It’s just one more indication that looks matter – a lot. Jack Canfield did something called muscle testing. He had someone hold their arm out, and he pushed down on it with them resisting. Then he showed them the cover, and it became easier to push down the arm. Why? When the subconscious is disturbed, our muscles get weaker. The theory is that people saw the cover, and just didn’t feel right in some way, which made it less likely for them to buy.
This is another flavor of unconscious bias, the phenomenon where we are biased against something and we don’t realize it. Unconscious bias has been shown in attitudes towards women and minorities. For example, when auditions for symphony orchestras are conducted where the musician is behind a screen, more women are hired, showing that there was an unconscious bias against female musicians.
So what are we to do to counteract our own unconscious bias? Mussar teaches us to look for the Soul Trait that is out of balance, and then to find an action to move back towards balance. Currently, I am practicing Honor, and I suspect that could help. Honor is about how we treat other people. Some of the traditional practices for cultivating Honor include:
  • Greeting everyone you meet before they greet you.
  • Holding doors for others
  • Smiling at everyone you pass
These small steps each make an imprint on the Soul. When it comes to unconscious bias, the key is to focus on consistently executing the practice with everyone. In a diverse environment, I will be honoring people from many backgrounds. I’ll be on the lookout for any hesitation on my part with particular people that could indicate some unconscious bias. With the heightened awareness, I can act to override the hesitation, which will actually begin to eliminate the bias from the subconscious.
Whether or not you believe in unconscious bias, give one of these practices a try for a week. You’ll may be surprised at how it will make you feel.
What do you think? Do you believe in unconscious bias?
See the latest ranking of Busting Your Corporate Idol on Amazon.

Google Lost Its CFO to Poor Work Life Balance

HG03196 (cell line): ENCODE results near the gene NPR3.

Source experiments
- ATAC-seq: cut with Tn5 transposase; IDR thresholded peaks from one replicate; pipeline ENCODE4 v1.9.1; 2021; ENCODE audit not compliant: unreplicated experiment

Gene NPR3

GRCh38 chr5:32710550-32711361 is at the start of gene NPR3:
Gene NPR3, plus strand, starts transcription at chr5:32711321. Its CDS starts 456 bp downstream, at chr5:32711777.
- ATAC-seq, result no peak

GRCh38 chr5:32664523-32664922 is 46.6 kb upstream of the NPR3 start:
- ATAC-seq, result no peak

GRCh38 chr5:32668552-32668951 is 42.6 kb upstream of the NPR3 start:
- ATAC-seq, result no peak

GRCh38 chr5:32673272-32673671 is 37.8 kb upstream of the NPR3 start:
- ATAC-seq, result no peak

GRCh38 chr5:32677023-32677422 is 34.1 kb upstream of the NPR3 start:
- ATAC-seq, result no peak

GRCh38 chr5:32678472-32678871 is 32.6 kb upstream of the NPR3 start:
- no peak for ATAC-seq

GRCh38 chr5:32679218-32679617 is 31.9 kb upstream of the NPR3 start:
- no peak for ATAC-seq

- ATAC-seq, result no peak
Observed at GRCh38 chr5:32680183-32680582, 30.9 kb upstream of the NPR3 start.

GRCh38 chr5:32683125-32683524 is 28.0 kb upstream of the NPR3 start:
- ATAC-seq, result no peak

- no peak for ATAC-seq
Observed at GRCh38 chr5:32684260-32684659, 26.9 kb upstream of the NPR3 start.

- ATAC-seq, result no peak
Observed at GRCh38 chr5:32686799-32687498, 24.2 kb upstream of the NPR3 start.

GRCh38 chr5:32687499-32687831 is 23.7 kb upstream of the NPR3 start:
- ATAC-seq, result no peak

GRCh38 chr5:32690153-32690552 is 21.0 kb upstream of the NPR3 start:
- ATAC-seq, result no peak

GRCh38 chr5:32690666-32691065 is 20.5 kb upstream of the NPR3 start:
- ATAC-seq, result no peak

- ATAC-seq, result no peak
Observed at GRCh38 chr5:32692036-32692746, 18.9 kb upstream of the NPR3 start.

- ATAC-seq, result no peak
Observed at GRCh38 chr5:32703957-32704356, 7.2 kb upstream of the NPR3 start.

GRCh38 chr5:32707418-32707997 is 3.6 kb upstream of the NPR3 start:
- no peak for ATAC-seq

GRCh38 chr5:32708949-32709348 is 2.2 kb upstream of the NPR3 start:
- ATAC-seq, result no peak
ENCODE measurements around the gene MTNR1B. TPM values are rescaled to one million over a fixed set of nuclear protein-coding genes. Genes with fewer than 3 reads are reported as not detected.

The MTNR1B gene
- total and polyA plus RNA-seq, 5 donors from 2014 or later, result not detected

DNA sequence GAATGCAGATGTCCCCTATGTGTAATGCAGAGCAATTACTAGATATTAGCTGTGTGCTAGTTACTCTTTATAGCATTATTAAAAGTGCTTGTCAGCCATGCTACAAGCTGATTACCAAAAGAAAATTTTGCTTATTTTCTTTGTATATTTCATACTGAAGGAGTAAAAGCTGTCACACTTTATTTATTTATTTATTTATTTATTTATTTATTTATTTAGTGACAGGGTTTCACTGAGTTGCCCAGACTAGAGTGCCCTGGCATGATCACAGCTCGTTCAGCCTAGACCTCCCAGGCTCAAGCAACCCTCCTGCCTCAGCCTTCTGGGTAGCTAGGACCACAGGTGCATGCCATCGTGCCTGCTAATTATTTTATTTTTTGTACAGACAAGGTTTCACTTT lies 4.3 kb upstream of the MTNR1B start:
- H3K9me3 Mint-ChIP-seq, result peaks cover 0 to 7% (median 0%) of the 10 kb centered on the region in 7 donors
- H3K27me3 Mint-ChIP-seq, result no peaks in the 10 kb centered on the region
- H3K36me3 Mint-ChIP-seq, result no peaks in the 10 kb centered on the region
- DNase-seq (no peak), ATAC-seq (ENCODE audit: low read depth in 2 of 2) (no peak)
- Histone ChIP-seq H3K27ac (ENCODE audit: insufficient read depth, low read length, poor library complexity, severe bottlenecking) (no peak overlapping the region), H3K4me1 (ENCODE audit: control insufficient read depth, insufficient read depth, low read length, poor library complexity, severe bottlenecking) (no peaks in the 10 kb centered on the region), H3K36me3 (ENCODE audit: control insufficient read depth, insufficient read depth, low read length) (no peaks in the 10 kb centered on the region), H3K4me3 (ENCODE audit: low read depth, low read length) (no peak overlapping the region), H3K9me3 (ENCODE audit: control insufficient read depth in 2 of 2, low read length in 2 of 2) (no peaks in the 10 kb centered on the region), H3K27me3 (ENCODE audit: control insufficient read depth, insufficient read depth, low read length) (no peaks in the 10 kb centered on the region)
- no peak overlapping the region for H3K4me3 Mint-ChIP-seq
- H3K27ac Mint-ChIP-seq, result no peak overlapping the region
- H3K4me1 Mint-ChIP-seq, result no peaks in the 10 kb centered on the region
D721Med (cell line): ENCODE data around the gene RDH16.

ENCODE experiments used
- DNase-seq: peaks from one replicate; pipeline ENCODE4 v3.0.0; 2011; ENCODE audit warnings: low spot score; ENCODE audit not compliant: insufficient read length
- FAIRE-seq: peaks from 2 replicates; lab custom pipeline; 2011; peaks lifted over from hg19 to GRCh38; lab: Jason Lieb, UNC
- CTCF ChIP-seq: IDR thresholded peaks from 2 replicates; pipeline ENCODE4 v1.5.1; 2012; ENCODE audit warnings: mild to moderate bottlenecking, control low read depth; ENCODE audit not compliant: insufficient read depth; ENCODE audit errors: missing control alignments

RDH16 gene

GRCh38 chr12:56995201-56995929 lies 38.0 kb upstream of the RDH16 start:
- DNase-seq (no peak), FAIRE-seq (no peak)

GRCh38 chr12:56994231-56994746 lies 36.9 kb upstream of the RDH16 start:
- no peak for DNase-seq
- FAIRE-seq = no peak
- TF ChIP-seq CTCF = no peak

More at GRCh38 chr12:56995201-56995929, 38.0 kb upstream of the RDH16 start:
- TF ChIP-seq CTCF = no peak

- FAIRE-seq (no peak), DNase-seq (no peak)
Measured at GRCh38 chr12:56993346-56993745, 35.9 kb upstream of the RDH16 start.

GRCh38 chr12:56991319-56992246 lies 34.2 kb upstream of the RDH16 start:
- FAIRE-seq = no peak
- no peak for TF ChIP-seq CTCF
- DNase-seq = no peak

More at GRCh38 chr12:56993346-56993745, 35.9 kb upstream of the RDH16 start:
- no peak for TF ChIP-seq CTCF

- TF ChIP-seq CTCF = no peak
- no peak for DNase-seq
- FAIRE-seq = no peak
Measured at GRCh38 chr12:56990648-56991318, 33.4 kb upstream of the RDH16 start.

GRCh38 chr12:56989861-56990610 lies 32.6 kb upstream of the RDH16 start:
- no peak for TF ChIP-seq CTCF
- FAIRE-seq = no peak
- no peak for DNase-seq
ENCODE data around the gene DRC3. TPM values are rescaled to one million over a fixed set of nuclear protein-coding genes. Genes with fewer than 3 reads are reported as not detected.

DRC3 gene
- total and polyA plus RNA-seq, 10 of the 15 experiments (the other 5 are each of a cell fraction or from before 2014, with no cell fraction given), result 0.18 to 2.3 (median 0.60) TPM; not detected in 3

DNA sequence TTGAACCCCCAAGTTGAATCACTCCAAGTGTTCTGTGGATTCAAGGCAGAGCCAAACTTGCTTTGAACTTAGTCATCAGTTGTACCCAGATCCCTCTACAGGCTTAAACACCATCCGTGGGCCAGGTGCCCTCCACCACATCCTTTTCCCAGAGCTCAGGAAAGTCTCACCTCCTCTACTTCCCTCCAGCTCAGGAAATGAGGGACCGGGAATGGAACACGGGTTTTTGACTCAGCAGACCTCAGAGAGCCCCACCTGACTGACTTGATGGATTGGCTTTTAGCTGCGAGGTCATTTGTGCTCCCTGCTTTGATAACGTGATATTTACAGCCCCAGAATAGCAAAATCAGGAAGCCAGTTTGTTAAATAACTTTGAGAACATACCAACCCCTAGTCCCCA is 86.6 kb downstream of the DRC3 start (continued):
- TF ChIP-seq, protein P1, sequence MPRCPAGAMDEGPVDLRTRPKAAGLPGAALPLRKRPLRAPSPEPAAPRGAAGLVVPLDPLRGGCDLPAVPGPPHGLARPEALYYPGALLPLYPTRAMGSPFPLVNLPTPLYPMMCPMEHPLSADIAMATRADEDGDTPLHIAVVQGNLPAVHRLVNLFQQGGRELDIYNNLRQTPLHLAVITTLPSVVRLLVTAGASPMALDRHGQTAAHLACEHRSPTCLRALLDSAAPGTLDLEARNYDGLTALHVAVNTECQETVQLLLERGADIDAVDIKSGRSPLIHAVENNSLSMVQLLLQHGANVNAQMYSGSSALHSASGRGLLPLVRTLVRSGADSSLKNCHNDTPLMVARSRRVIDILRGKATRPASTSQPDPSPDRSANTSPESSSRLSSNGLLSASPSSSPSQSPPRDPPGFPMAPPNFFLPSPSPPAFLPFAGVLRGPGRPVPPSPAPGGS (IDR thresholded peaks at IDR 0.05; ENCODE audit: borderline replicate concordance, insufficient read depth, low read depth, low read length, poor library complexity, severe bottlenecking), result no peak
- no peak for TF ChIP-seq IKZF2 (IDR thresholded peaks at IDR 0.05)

Back from a wonderful four day weekend in Hawaii, the annual maintenance trip my wife and I take to Kona to look after our condo. We hadn’t been in over a year, and wanted to see the new tile that replaced the awful carpet. The tile looked great, and other than some missing vertical blinds, the place was in really nice shape! We shopped for art, and did a few things here and there. Oh yah, we snorkeled a lot, including a romp with dolphins. What is interesting is that because we didn’t need to work much on the condo, we had an opportunity to work on our marriage.
We have a really good marriage, yet we have very little time to just be together and talk. We covered all kinds of ground, about things big and small. We discussed whether we wanted to sell the condo too, which was a foil to discuss what is really important to us. Do we want to recover the time it takes to manage the rentals every week, and save money, or would we prefer to have this special getaway? If we didn’t have the condo, I doubt we would have as many weekends away together.
Patrick Pichette Google CFO The topic is timely: This week Patrick Pachette, CFO of Google announced that he would be retiring to spend more time with his wife. He shared that after 25 years of non-stop work that took away from his family life, it was time to stop and really live. Pachette was candid that while he loved his job, it was being an Insecure Overachiever that drove him to work so much.